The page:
William France Adams, Timothy Howard, Elizabeth Gould, and Kathryn Morton, employees of the Murray County School System, brought a class action on behalf of themselves and all others similarly situated against the Murray County School District and the Murray County Board of Education (collectively "the Board"). They challenged the Board's decision to terminate the employer matching portion of a previously established annuity retirement savings plan for employees. The plaintiffs alleged the Board's action was an unconstitutional impairment of their contractual right to the matching funds and violated their constitutional right to due process of law. The trial court granted partial summary judgment in favor of the plaintiffs on the issue of liability, and this appeal ensued.
Several questions are raised on appeal. The principal -- and determinative -- issue, though, is whether the plaintiffs have a property interest in the program as originally instituted that precludes the Board from terminating its matching contribution. We conclude they do not, and we therefore reverse the trial court's judgment.
The facts are not in dispute. Named plaintiffs are all school teachers and administrators who participated in a retirement savings plan initiated in 1989 by the Board. They sought to represent a class comprised, subject to a few limited exceptions, of all employees of the Murray County School District who participated through payroll deductions in the plan at any time between its inception in September 1989 and July 22, 1991, when the matching contribution was terminated, and who continued to be employed by the school district at any time after that date.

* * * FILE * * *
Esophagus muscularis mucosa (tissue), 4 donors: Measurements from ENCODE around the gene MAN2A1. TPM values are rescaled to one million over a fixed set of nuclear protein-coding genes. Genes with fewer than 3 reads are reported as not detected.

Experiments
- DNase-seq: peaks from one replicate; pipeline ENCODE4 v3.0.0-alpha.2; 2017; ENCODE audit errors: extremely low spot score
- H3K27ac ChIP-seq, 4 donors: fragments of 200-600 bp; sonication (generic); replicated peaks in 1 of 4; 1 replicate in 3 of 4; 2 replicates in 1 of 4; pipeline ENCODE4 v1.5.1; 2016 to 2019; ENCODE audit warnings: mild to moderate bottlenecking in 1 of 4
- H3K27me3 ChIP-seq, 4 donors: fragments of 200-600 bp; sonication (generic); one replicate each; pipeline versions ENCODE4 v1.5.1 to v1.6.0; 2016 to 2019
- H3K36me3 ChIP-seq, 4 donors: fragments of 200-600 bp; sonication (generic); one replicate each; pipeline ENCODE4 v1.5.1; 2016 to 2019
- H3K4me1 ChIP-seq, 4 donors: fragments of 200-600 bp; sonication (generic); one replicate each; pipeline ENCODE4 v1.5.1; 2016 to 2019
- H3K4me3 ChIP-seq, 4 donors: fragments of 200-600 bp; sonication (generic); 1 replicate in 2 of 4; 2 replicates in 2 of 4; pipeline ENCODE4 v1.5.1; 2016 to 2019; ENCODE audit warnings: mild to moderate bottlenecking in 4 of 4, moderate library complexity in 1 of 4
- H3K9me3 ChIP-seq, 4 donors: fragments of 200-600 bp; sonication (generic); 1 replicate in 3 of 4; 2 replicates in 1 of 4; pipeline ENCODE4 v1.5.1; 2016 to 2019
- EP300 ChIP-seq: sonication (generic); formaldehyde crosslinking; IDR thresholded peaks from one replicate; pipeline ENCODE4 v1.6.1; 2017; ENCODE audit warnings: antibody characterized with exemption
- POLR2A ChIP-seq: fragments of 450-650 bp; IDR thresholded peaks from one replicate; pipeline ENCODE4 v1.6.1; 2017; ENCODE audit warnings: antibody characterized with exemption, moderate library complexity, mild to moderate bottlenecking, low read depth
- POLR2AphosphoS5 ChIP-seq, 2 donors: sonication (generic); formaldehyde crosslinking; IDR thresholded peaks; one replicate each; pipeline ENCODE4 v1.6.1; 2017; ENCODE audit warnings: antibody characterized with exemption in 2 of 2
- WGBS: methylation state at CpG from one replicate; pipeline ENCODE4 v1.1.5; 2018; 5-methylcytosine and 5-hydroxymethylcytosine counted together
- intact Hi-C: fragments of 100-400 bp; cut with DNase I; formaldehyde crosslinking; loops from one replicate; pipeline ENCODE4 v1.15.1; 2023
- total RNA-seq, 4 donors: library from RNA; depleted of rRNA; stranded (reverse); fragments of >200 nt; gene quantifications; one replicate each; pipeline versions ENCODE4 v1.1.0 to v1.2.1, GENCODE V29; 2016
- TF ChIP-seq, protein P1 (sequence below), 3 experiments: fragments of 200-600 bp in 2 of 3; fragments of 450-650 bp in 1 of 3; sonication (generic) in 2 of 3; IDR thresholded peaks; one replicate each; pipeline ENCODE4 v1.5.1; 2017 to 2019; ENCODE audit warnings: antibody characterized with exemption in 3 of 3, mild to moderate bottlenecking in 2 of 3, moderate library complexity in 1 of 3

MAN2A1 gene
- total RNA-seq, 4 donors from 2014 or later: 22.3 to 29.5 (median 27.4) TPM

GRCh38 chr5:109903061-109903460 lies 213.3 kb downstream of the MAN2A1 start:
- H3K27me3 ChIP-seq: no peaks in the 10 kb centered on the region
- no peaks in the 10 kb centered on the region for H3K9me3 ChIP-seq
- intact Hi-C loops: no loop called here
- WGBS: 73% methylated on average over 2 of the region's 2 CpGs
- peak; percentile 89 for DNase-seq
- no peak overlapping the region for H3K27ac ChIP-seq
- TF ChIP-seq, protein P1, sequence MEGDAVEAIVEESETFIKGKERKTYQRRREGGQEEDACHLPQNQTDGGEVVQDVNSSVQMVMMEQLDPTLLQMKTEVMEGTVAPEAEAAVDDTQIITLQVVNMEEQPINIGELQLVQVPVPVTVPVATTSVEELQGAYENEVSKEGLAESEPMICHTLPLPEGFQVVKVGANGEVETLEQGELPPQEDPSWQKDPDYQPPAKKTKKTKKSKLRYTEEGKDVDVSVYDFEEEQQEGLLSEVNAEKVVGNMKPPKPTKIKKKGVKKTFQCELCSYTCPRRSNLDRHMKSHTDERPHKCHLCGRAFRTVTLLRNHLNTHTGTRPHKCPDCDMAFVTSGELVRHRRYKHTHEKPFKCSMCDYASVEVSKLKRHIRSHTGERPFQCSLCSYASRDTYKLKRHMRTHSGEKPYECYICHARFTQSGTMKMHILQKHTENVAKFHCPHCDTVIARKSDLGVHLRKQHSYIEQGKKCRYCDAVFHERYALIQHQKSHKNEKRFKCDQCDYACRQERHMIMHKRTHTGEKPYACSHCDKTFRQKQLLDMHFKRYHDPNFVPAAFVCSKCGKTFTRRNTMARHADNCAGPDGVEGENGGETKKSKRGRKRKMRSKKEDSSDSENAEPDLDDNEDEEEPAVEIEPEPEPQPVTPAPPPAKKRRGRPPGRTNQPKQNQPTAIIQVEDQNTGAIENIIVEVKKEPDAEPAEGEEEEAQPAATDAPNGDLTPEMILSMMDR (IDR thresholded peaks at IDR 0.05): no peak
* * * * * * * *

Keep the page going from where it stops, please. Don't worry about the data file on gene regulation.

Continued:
All Georgia's public school systems contribute to the Teacher Retirement System for certificated personnel and to the Public School Employees Retirement System for other personnel. OCGA 47-3-1
et seq.; 47-4-1
et seq. In addition, a majority of public school systems also participate in the Social Security system. The Murray County School System does not participate in the Social Security program. In response to employee concerns in this regard, the Board sought to establish a package of fringe benefits for its employees that would allow the county "to remain competitive with surrounding systems in retaining employees and attracting new ones."
To accomplish this purpose, the school superintendent brought to the Board a proposal for instituting a tax-sheltered annuity program as a "viable budgetary substitute" to reentering the Social Security system. He contacted various annuity companies about providing such a program, and a committee selected a program administered by the Variable Annuity Life Insurance Company ("VALIC"). The proposal was adopted by the Board as reflected in the minutes of its regular monthly meeting on June 19, 1989, at which representatives of VALIC were present. Attached to the minutes of that meeting was a document summarizing in outline form the main features of the proposal, entitled "Plan Design." VALIC then prepared a document embodying all the terms of the plan in detail. It was completed several months later and is captioned "Murray County Board of Education Retirement Savings Plan."